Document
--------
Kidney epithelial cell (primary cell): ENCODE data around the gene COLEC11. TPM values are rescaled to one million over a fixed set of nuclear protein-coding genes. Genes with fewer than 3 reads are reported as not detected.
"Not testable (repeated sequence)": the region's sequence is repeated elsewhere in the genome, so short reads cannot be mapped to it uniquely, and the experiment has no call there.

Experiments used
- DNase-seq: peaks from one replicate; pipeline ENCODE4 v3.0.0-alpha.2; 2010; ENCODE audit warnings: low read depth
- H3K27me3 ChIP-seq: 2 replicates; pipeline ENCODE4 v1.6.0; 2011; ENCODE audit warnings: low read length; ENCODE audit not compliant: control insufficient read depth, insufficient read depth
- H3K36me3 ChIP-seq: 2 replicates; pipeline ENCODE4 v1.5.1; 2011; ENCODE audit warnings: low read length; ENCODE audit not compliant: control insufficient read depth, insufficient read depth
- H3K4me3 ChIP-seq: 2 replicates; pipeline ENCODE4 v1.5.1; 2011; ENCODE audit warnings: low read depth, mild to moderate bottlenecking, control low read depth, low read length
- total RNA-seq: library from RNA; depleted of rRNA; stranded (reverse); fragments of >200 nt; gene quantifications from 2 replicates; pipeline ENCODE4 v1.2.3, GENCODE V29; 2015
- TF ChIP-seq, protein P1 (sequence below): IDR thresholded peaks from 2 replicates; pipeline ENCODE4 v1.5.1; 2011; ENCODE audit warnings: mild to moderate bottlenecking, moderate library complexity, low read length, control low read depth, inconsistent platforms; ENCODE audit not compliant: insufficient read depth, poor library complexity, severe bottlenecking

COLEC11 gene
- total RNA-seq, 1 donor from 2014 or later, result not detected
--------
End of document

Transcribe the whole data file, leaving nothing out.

Kidney epithelial cell (primary cell): ENCODE data around the gene COLEC11. TPM values are rescaled to one million over a fixed set of nuclear protein-coding genes. Genes with fewer than 3 reads are reported as not detected.
"Not testable (repeated sequence)": the region's sequence is repeated elsewhere in the genome, so short reads cannot be mapped to it uniquely, and the experiment has no call there.

Experiments used
- DNase-seq: peaks from one replicate; pipeline ENCODE4 v3.0.0-alpha.2; 2010; ENCODE audit warnings: low read depth
- H3K27me3 ChIP-seq: 2 replicates; pipeline ENCODE4 v1.6.0; 2011; ENCODE audit warnings: low read length; ENCODE audit not compliant: control insufficient read depth, insufficient read depth
- H3K36me3 ChIP-seq: 2 replicates; pipeline ENCODE4 v1.5.1; 2011; ENCODE audit warnings: low read length; ENCODE audit not compliant: control insufficient read depth, insufficient read depth
- H3K4me3 ChIP-seq: 2 replicates; pipeline ENCODE4 v1.5.1; 2011; ENCODE audit warnings: low read depth, mild to moderate bottlenecking, control low read depth, low read length
- total RNA-seq: library from RNA; depleted of rRNA; stranded (reverse); fragments of >200 nt; gene quantifications from 2 replicates; pipeline ENCODE4 v1.2.3, GENCODE V29; 2015
- TF ChIP-seq, protein P1 (sequence below): IDR thresholded peaks from 2 replicates; pipeline ENCODE4 v1.5.1; 2011; ENCODE audit warnings: mild to moderate bottlenecking, moderate library complexity, low read length, control low read depth, inconsistent platforms; ENCODE audit not compliant: insufficient read depth, poor library complexity, severe bottlenecking

COLEC11 gene
- total RNA-seq, 1 donor from 2014 or later, result not detected